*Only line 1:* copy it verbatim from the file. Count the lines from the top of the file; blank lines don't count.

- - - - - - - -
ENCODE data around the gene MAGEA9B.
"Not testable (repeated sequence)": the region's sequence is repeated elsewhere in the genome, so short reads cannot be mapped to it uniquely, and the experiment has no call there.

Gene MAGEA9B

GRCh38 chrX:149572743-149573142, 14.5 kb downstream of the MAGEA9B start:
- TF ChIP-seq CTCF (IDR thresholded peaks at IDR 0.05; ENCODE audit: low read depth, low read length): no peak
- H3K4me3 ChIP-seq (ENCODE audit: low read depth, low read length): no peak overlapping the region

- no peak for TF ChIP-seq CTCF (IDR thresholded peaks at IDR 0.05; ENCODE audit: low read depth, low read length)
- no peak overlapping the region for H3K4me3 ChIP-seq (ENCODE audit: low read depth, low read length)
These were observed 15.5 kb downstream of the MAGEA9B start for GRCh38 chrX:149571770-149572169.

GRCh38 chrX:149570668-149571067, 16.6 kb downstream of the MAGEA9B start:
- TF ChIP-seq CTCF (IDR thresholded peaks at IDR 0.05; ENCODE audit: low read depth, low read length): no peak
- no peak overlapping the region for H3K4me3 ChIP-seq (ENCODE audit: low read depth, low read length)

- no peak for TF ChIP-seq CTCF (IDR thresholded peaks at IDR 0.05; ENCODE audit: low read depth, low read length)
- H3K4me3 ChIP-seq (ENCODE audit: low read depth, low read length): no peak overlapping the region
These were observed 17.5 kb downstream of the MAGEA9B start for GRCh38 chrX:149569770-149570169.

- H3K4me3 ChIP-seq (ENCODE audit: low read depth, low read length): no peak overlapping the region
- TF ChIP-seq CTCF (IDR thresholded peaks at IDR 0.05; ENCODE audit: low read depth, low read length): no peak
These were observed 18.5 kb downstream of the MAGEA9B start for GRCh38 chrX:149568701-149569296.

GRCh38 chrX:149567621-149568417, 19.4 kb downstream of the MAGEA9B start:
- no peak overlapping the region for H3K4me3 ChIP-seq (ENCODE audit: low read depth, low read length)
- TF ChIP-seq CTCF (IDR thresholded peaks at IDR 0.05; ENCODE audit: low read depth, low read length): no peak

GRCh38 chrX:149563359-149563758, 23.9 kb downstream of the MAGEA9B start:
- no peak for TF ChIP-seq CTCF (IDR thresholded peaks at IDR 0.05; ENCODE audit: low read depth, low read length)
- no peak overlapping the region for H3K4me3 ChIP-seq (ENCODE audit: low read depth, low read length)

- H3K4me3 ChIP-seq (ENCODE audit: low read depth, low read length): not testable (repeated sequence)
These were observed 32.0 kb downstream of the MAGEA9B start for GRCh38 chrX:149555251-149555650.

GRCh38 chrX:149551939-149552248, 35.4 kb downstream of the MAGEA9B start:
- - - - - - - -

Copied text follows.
ENCODE data around the gene MAGEA9B.